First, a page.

In July 2019, London became the world’s first National Park City, in recognition of its abundant natural spaces.
This is positive news. All Londoners should act on the reminder, and go explore the many green corners of the capital. Spending time with nature can dramatically improve our physical and mental health.
Now, other cities are lining up to follow London’s lead and earn their own green badges. But what does this new title actually mean for Londoners? And what happens next?
Rethinking London as a green space
Campaigner Daniel Raven-Ellison, who spearheaded the initiative, is a geography teacher turned 'guerrilla geographer'. He sees the new title as a challenge and an aspiration for all Londoners to rethink the way they see, experience and shape their city and the natural environment around them.
It's a — dare we say it? — grassroots movement. Rather than showering Londoners with ever more events (though here's one exception), he hopes that the National Park City will inspire organisations, businesses, communities, and everyone living in London to shift perspectives and take action themselves.
How do we do that?
On its homepage, London National Park City has collated a myriad of free DIY activities designed to inspire the inner naturalist in every Londoner.
Activities range from fairly low-commitment stuff (“Look out of your window more often”) to more involved initiatives like setting up a group to plant trees, making seed balls with your children, or lobbying your local council for positive change. Over time, Raven-Ellison hopes, this will guide Londoners towards becoming activists for London National Park City themselves. Or, as he calls them: Makers.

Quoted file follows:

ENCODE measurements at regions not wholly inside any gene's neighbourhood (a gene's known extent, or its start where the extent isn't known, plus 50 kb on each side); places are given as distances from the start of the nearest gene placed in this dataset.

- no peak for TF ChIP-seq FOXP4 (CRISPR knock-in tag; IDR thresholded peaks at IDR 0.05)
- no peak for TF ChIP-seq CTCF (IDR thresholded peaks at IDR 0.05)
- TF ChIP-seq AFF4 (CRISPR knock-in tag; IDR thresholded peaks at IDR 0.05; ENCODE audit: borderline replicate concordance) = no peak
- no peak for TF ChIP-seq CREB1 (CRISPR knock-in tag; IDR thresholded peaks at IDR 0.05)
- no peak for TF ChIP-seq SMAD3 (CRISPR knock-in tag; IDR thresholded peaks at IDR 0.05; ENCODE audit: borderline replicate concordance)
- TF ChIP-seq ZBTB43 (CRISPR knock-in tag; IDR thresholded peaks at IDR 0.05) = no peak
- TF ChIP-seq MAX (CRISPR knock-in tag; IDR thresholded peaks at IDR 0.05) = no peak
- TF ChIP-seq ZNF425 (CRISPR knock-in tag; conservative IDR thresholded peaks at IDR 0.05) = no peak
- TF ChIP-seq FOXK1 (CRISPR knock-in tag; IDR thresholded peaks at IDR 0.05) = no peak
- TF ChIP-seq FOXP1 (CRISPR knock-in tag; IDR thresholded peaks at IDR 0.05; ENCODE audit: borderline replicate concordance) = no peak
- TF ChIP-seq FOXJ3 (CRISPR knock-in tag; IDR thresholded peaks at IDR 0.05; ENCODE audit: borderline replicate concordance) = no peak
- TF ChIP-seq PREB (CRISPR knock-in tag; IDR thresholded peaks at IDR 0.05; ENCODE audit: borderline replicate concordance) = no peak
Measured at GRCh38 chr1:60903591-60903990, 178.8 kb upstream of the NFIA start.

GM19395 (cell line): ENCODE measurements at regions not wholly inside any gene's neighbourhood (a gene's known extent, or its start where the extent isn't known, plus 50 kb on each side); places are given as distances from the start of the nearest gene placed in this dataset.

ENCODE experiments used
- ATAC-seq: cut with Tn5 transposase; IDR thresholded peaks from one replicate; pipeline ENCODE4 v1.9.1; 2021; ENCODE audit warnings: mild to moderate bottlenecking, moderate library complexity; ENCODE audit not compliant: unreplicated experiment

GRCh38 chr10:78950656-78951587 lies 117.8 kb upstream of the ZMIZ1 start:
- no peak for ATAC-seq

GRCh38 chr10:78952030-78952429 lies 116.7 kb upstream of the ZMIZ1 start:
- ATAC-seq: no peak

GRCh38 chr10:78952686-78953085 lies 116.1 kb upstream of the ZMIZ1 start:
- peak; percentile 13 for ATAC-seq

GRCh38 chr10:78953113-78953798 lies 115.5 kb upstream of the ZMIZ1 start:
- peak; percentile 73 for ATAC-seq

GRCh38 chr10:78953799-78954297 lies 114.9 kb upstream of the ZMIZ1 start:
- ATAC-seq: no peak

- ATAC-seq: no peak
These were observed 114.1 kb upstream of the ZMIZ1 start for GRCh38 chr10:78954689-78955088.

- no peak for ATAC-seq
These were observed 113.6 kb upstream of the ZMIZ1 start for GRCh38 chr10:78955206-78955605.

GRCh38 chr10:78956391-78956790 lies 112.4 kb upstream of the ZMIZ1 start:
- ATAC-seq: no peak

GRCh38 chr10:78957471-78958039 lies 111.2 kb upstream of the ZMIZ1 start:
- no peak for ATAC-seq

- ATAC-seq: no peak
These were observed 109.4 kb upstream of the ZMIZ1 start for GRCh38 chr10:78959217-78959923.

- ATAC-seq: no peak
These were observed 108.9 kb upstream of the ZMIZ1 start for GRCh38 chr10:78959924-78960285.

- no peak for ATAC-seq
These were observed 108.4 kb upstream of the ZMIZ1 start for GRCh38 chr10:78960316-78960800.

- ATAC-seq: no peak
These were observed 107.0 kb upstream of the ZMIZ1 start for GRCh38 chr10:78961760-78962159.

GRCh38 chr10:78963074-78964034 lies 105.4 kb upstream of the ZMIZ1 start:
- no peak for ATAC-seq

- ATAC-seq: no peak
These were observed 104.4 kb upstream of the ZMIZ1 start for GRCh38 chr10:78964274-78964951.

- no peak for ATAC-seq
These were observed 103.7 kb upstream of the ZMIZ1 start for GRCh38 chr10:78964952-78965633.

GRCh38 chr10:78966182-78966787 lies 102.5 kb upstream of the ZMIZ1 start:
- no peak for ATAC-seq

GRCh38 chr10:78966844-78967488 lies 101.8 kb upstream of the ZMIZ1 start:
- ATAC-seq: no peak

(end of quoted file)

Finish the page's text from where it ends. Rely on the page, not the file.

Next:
Of Park City Makers and Rangers
Raven-Ellison’s vision is that, in 20 years, interacting and engaging with nature will be an integral, normalised part of everyday life in London: walk through a park to work, feed some birds for lunch, pick up your child from forest school and go for a swim in the canal.
And just like an old-fashioned national park, London might soon get its very own National Park City Rangers. This won’t be an organic football team, but a mix of professional staff and trained volunteers who will coordinate activities and help spread the word. Timberland has announced support for the Rangers programme. More information on the timing of the programme, and how to become a Ranger, is to be released in the coming weeks.
If you don’t want to wait until a ranger tells you what to do, just get inspired on the National Park City London website, take action yourself and become a Maker. We did some digging ourselves and picked some activities that struck us as particularly fun.
Six ways to celebrate living in a National Park City
- Log how your environment affects your mood with this app. Find out what makes you happier: a good old London plane tree, or a really good car park? Plus, your data will feed into plans for healthier cities.
- Become a guerrilla gardener with free wildflower seeds from Kew Gardens’ Grow Wild project. Why not confuse your enemies by planting flowers outside their front yards?
- Get a the free National Park City map of London’s green spaces and go forest bathing. Yeah, that’s actually a thing.
- Take photos of a garden or tree near you throughout the year. Part of the “Do Nothing for Nature” range of suggestions, this low-maintenance idea might yet land you an exhibition in your local coffee shop.
- Walk a long-distance London hiking trail like the Capital Ring. Often in life it’s the things that don’t sound great at first that turn out to be the most rewarding.
- Grow some vegetables and compete in the fruit and vegetables exhibition at the Lambeth Country Show.
London National Park City operates as an independent charity and receives no funding from government or councils.